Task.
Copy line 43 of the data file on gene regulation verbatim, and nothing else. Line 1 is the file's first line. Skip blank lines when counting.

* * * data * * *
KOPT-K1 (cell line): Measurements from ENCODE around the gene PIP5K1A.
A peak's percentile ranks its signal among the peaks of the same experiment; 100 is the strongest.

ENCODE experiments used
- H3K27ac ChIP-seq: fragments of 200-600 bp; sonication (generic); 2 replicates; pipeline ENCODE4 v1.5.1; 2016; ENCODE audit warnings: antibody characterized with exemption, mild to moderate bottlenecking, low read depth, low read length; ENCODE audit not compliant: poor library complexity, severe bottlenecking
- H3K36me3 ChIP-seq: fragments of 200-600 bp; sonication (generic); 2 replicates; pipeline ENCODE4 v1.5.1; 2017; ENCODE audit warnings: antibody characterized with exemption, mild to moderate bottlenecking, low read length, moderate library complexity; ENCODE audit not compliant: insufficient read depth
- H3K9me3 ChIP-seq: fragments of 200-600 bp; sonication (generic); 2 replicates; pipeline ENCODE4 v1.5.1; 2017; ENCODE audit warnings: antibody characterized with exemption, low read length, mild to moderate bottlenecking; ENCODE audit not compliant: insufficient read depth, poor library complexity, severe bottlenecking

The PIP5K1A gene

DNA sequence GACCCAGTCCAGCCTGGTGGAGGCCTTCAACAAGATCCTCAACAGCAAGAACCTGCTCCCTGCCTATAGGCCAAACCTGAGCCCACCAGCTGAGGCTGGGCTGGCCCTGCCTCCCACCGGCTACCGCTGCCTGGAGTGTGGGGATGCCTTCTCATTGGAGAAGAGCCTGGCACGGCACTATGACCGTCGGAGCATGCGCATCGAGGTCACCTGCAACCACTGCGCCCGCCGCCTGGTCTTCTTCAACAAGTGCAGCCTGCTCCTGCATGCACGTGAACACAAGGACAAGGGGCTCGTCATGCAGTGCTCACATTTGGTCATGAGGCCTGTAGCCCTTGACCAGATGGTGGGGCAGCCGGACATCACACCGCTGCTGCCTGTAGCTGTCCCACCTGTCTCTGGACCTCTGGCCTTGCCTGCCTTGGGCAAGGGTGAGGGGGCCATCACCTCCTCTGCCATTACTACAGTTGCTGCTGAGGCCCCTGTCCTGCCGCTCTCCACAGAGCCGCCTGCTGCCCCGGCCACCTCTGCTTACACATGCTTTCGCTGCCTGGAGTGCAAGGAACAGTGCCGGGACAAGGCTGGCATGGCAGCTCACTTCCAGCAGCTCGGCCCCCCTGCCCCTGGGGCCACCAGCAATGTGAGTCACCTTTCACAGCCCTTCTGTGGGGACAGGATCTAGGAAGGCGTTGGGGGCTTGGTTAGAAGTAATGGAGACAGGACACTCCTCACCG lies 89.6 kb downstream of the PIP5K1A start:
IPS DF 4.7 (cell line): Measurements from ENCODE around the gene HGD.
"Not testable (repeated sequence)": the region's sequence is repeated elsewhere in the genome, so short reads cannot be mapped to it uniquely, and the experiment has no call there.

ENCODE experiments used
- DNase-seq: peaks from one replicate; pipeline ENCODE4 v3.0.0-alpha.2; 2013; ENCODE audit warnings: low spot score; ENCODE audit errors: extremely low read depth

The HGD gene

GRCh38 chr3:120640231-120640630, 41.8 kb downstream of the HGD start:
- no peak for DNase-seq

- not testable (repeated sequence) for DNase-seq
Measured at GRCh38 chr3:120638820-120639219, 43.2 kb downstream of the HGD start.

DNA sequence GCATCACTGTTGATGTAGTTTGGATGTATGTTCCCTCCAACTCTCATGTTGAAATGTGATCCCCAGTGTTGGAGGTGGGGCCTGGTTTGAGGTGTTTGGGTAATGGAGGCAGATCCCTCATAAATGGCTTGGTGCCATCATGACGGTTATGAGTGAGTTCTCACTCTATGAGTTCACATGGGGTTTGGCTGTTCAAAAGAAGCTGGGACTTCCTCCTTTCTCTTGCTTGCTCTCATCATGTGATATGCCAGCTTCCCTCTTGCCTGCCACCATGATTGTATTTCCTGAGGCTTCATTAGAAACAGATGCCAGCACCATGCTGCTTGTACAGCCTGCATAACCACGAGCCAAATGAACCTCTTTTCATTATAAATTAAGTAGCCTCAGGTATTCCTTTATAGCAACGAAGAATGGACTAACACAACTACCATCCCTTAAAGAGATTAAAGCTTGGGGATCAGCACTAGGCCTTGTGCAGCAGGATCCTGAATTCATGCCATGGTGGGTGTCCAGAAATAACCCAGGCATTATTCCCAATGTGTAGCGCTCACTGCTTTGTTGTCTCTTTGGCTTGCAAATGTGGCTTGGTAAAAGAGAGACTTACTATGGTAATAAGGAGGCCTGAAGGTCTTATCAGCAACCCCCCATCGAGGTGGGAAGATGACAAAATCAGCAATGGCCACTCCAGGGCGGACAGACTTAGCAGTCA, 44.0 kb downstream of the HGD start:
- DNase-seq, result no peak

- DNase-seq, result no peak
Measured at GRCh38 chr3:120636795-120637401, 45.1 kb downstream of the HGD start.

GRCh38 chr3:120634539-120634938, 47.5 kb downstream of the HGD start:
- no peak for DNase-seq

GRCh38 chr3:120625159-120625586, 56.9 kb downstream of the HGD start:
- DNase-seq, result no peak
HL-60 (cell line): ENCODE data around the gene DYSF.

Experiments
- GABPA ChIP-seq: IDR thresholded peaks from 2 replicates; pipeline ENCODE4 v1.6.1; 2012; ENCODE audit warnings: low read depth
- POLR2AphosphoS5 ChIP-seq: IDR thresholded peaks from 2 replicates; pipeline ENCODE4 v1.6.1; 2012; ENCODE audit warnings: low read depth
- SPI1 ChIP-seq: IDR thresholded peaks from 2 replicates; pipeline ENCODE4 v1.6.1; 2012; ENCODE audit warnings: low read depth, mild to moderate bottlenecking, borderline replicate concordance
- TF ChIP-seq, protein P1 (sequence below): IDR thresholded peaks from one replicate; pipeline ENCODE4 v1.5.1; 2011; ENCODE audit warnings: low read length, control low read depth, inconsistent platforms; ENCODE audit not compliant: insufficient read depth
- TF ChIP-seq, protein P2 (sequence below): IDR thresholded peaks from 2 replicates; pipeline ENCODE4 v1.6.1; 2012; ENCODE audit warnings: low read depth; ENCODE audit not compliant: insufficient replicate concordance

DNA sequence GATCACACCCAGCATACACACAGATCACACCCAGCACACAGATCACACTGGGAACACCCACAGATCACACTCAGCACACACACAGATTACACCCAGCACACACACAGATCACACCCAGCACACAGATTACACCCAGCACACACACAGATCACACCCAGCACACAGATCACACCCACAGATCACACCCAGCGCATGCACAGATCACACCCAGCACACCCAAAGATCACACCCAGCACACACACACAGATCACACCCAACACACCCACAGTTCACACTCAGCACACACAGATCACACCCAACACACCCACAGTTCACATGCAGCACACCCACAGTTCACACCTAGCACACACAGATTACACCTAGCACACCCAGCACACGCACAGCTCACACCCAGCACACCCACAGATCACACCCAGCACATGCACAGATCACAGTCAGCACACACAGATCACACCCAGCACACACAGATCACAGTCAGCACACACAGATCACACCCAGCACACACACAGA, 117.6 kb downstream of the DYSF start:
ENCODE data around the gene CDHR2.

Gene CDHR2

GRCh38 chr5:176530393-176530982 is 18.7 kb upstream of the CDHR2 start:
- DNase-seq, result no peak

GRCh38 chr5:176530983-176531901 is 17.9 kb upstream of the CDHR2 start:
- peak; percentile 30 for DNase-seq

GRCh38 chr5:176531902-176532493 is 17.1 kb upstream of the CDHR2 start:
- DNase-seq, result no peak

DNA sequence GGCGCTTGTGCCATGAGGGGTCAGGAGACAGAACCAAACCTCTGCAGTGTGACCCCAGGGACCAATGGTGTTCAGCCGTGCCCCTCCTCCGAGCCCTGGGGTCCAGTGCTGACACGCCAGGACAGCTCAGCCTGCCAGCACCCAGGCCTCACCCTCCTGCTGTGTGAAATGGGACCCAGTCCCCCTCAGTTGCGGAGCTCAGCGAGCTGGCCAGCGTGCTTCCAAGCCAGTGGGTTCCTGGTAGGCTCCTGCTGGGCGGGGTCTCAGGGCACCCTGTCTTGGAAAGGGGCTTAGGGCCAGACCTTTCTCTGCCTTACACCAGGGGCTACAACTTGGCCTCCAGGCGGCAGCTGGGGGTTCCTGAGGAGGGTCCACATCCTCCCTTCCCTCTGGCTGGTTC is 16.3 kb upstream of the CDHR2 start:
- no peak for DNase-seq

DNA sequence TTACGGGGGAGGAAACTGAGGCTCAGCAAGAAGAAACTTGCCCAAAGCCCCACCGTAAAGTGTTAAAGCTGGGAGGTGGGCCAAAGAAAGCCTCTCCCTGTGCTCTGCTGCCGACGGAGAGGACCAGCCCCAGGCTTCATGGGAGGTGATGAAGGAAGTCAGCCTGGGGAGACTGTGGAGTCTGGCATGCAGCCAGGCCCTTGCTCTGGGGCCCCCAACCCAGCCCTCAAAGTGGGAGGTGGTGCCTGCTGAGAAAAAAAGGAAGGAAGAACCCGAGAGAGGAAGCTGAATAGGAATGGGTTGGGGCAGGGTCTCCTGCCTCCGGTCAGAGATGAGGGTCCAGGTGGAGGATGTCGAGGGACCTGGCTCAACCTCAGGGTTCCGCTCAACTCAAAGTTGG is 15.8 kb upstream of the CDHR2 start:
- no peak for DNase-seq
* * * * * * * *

- no peak for DNase-seq